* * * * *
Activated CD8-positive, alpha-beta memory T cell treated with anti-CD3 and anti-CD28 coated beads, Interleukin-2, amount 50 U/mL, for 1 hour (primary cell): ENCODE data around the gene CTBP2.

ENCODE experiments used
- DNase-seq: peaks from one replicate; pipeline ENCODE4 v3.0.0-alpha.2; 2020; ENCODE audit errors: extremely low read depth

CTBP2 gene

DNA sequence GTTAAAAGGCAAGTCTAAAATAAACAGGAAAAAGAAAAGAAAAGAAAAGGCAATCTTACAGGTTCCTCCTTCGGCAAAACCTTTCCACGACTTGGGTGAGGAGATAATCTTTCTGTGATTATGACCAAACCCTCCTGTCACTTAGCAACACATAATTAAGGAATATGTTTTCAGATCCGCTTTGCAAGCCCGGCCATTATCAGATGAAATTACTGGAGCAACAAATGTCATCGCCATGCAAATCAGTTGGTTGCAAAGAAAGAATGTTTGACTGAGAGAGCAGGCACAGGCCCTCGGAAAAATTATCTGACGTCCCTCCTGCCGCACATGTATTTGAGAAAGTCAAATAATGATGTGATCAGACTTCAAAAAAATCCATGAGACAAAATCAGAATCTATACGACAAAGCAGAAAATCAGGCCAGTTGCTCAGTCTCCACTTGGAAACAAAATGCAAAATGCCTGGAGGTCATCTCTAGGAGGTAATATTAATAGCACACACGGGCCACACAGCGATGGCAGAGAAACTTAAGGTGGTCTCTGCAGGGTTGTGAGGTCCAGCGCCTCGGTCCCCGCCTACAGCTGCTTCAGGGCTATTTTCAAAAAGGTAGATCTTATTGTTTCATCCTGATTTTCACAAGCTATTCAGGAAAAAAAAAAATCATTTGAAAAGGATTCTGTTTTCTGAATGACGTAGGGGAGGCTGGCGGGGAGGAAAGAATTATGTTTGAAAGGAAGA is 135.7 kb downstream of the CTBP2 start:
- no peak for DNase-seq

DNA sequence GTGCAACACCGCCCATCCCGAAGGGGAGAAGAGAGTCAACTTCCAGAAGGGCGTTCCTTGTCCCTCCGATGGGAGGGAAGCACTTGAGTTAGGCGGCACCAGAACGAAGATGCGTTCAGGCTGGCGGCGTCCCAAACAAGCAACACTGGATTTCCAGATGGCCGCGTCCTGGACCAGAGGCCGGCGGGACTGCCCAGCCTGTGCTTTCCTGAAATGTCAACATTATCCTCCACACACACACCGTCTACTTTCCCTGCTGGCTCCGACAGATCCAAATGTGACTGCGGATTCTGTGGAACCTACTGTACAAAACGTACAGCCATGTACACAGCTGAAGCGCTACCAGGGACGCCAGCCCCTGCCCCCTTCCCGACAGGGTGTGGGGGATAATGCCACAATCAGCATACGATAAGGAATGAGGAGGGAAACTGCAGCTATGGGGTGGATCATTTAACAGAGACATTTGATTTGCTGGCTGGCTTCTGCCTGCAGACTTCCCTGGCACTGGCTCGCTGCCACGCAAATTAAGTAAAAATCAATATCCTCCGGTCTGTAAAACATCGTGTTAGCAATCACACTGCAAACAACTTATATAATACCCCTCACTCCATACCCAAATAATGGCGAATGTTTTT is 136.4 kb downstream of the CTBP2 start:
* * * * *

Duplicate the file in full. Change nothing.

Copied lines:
Activated CD8-positive, alpha-beta memory T cell treated with anti-CD3 and anti-CD28 coated beads, Interleukin-2, amount 50 U/mL, for 1 hour (primary cell): ENCODE data around the gene CTBP2.

ENCODE experiments used
- DNase-seq: peaks from one replicate; pipeline ENCODE4 v3.0.0-alpha.2; 2020; ENCODE audit errors: extremely low read depth

CTBP2 gene

DNA sequence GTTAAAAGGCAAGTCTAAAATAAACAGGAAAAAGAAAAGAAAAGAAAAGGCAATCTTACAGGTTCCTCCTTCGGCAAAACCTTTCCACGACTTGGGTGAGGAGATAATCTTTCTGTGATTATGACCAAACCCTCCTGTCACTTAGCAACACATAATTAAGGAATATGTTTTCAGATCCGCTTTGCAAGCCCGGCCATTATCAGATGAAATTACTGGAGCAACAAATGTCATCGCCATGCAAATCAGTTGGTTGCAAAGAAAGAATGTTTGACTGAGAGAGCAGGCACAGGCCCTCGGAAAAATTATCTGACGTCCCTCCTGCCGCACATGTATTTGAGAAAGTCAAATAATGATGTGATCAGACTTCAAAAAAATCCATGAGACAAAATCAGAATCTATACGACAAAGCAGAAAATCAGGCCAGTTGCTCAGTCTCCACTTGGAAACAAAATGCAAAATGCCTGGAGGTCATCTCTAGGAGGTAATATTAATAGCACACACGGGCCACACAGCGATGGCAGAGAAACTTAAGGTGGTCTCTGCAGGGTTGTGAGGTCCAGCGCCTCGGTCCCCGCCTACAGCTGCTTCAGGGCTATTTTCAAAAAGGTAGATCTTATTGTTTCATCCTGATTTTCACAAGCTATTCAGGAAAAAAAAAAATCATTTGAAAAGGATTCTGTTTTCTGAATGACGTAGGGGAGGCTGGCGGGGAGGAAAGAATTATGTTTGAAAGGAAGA is 135.7 kb downstream of the CTBP2 start:
- no peak for DNase-seq

DNA sequence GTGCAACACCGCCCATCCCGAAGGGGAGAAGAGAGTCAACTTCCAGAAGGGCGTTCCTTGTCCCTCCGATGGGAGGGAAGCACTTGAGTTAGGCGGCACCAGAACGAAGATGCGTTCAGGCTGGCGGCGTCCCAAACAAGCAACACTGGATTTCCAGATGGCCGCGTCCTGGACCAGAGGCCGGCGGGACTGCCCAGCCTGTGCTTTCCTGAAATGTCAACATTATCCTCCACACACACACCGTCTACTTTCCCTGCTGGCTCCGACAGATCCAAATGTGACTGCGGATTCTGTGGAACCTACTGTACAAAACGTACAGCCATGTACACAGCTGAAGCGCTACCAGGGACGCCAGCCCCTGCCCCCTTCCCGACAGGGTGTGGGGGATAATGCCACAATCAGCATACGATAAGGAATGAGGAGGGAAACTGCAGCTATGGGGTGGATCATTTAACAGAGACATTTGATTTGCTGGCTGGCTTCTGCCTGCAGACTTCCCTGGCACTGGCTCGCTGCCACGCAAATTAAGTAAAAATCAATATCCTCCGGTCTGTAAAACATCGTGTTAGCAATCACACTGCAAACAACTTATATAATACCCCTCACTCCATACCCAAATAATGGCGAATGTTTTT is 136.4 kb downstream of the CTBP2 start: